Relationships

Gonna Take a Miracle

An aging feminist faces swimsuit season and is less than thrilled about what she sees

I'm swimming laps in my black Miraclesuit: a complex contraption engineered with pulleys and trip wires and industrial-strength trusses designed to cantilever my aging body into an acceptable shape that will not frighten other swimmers.

At least, it looks like I'm swimming. What I am really doing is stealing surreptitious glances at a young woman who has come to sit by this public pool. She unzips her lacy minidress, revealing airbrushed perfection in a tiny, white bikini: long legs, a flat belly that looks as if it has never carried a child, sculpted arms that do not have flapping sub-arms appendaged to them.

I feel nothing but white-hot rage in this cool, blue pool.

Oh, I know I shouldn't. Especially now, when we women celebrate bodies of all sizes and excoriate those who would judge us on appearance alone. I get that it is precisely the wrong moment to be filled with hate against one of our own.

But it's pulsing through my veins, this primal, intergenerational fury. I am the evil stepmother wishing this Snow White nothing but poison apples. The Wicked Witch of the West tormenting Dorothy for possession of those suggestive red slippers. The cannibalistic crone who lures Hansel and Gretel to her house to make a meal of them. I now contain all of these archetypal hags and it's taken me more than 60 years to fully understand their wrath against fading power and beauty. To comprehend that the term "miracle"—used to describe Jesus walking on water, a cure for cancer or finding fresh water when stranded on a desert island—also means to "instantly look 10 pounds lighter in 10 seconds." Or so the sales tag on the bathing suit fabricated for aging women promises.

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How I long to rocket out of the water, point a bony, gnarled finger at this stunning mermaid and scream, "Just you wait! Beauty vanishes with astonishing swiftness!"

In an era of militant self-acceptance and pink hats and speaking one's truth, this late-in-life obsession with aging has knocked me off-kilter.

I know these are the years to reap the rewards of a life well-lived: a long, happy marriage, children finally raised, a career tied neatly in a bow and deepening friendships that should all lead to a grateful and graceful appreciation of simply being alive.

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I feel that. But I'm feeling it in a body that symbolizes—and graphically illustrates—every mortal's deepest fear.

This preoccupation with not being 30 is especially shameful, given that the person who writes these words is impossibly lucky and lives in a house with heat and indoor plumbing, and might as well have a flag planted on her front lawn declaring white, economic privilege. That the person who writes these words knows women have always been subjugated by impossible societal demands to stay forever young.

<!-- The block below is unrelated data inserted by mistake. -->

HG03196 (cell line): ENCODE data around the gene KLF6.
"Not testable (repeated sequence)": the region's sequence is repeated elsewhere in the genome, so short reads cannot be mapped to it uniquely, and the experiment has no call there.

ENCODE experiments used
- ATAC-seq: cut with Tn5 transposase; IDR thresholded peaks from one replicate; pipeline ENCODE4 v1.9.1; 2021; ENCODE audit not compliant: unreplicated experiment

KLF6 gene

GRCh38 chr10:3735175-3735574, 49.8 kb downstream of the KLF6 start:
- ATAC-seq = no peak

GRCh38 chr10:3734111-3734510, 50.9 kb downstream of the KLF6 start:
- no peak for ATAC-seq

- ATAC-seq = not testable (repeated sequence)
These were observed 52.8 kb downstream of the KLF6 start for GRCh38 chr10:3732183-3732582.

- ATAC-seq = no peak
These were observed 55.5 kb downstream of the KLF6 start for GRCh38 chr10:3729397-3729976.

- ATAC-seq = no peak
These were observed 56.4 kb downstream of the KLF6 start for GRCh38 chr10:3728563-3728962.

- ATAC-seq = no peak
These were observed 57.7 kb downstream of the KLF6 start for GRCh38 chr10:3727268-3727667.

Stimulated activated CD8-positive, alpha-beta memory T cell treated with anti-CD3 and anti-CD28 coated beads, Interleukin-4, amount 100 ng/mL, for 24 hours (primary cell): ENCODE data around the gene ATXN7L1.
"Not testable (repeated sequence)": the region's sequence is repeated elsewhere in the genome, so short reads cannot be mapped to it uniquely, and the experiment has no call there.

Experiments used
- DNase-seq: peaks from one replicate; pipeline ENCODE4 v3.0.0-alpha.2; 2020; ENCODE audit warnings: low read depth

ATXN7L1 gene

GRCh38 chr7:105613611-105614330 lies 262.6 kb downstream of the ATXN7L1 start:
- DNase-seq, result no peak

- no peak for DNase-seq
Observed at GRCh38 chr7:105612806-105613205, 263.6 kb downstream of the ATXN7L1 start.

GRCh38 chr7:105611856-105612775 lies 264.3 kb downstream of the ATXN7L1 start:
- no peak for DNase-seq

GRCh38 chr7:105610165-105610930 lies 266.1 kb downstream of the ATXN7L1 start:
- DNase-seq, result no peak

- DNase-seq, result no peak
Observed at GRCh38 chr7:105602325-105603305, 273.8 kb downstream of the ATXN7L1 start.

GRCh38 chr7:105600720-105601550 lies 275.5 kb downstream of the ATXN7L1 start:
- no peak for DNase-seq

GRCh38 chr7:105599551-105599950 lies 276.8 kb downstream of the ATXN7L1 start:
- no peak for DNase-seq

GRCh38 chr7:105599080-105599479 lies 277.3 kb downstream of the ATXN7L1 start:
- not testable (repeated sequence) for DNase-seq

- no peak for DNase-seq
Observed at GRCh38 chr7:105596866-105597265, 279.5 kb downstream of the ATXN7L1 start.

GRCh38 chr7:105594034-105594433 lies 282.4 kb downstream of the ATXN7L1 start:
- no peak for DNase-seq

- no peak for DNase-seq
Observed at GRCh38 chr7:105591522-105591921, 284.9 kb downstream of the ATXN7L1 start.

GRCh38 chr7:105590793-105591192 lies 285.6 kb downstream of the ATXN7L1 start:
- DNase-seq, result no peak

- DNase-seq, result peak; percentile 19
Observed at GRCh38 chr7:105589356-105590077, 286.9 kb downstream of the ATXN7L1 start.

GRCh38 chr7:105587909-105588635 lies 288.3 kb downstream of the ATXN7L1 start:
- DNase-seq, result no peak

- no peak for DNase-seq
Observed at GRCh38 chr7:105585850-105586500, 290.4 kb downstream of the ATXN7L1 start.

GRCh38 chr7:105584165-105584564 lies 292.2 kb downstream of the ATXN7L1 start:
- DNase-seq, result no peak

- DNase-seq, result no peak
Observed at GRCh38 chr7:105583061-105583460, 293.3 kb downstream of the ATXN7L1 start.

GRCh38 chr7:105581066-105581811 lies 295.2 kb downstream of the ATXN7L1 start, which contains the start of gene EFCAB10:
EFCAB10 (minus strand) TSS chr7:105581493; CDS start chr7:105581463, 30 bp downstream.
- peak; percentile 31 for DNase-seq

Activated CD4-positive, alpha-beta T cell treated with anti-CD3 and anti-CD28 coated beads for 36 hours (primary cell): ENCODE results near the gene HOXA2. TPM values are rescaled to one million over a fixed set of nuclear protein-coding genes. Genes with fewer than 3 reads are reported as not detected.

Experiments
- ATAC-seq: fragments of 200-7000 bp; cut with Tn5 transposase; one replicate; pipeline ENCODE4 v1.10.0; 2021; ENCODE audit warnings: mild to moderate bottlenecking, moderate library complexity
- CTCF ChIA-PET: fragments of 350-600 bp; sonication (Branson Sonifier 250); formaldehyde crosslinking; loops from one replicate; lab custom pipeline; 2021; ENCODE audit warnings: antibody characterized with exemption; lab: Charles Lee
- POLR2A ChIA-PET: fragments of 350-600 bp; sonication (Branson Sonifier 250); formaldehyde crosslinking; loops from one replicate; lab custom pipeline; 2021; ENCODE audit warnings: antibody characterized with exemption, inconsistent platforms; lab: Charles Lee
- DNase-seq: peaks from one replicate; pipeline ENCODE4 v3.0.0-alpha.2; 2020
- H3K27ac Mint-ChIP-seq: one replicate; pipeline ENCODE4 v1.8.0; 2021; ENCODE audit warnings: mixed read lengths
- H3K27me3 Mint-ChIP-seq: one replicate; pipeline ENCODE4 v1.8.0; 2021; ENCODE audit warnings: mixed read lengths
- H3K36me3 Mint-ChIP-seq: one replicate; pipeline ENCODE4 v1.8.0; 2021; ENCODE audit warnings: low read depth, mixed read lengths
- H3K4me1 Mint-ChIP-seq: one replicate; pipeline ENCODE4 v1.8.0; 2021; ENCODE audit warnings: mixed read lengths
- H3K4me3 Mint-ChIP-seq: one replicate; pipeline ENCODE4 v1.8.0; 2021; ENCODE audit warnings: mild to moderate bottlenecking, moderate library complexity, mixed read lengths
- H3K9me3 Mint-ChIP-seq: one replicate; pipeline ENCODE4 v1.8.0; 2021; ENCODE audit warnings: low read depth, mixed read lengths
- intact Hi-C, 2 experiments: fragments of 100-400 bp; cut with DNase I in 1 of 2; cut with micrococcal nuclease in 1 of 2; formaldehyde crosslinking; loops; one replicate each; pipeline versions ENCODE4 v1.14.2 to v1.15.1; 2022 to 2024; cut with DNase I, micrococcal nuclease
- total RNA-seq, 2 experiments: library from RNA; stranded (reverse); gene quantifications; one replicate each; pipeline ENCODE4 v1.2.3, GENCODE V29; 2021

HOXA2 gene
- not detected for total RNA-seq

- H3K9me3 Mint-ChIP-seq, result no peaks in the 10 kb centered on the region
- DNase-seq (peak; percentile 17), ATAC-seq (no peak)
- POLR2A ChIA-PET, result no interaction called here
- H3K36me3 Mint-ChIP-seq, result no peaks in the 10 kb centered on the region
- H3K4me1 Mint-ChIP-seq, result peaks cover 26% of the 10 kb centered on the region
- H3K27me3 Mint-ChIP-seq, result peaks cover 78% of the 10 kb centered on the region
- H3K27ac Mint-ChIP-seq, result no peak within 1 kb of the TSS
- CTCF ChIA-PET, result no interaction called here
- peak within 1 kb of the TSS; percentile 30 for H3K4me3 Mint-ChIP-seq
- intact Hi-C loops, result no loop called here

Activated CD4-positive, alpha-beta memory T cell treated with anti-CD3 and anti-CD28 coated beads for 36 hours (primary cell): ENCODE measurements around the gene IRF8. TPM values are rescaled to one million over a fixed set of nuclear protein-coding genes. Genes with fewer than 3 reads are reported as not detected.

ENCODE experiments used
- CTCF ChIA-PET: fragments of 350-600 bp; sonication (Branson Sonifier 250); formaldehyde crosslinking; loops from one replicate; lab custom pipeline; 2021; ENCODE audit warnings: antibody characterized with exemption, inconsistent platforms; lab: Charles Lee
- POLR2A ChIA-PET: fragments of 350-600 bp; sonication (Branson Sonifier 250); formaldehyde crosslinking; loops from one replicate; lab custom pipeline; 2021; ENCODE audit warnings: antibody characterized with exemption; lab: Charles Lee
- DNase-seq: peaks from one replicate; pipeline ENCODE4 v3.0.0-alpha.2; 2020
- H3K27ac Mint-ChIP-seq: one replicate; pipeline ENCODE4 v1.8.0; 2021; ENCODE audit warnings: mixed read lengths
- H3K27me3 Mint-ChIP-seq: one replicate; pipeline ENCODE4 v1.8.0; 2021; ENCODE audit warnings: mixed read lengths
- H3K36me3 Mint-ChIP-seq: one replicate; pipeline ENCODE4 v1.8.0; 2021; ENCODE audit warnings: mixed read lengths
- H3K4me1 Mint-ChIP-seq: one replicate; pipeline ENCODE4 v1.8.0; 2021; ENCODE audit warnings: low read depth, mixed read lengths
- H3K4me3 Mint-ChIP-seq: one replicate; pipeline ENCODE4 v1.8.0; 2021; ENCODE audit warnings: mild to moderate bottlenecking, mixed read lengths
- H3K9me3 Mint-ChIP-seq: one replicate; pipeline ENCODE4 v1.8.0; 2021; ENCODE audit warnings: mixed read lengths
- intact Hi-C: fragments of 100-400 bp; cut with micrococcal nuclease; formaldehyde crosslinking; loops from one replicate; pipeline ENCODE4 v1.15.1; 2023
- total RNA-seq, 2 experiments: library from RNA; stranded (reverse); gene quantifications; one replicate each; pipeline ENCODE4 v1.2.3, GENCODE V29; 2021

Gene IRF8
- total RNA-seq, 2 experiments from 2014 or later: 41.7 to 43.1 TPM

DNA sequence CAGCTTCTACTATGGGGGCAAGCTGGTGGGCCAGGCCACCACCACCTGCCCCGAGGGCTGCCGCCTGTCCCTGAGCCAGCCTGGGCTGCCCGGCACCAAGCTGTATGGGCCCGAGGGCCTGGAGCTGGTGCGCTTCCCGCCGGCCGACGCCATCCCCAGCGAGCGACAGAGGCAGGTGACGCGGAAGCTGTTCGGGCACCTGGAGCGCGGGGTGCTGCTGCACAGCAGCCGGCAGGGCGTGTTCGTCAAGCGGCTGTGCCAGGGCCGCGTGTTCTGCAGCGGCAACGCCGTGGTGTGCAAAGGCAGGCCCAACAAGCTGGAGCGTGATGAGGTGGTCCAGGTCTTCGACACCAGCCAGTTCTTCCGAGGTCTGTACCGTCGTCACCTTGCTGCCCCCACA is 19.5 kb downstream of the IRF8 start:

The bikini-clad goddess dips a toe into the water, while I pointedly swim to the far end of the pool. My husband, previously absorbed in a novel on a poolside chaise, now looks up, the way a fox quickens when a rabbit crosses his radar.

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"Don't look at her, don't look at her, don't look at her" I am silently imploring, but it's too late. He is a man. She is gorgeous. She sits and executes a flirty flutter kick at the water's edge.

I need to get out of this pool right now, dragging my 62-year-old dripping carcass with me, away from this young woman who has unwittingly ruined my afternoon. But how to do so without juxtaposing my wreck of a body next to her sublime supremacy?

There's the towel trick, known by all women of a certain age. I strategically left mine by the pool ladder. I regard the sylph with a steely nod of my gray head, hoist myself up the rungs, one wobbly thigh at a time. I grab the towel, wrap it around me, swaddling the jiggly bits at warp speed and hug myself.

"I love you," I suddenly whisper fiercely—improbably—to my body, a radical affirmation for a sturdy corpus that has walked me to kindergarten, made love, birthed babies, watched my children get married, trembled over my parents' graves, sat at a desk in a television newsroom for 30 years, miraculously carried me to this point in time, doing the best it could, nobly pumping blood, ambulating, hiking, running, sleeping. It's a miracle. My body has not a clue about the war I've waged to shape and manage and transform its aging shamefulness into a superhuman being that never gets older or loses its sexual currency.

But it's a fleeting insight.

My husband of 35 years locks eyes with mine as I walk towards him, sheathed in terrycloth. He knows. His smile telegraphs kindness.

Do you think this is the part where I have my epiphany? Where I realize how great it is to be an old biddy, how all that matters is love and family after all, how stupidly superficial it is to wish I looked younger, to rejoice at not having to procreate or raise children, to be grateful for every sunrise and every sunset?

Seriously? Go find yourself another essay. Because I don't want kindness or an epiphany. I want to be her.

To feel again the electric buzz when I enter a room full of men. To take for granted that all body parts are working and that desire is an endlessly renewable energy source, to effortlessly get a hotel upgrade, slink out of a parking ticket, be offered the best table in the restaurant, emit that invisible pheromonal pollen that confers magical powers on young women.

To feel anything less than this politically incorrect longing is gonna take a miracle.

Tags: aging
   
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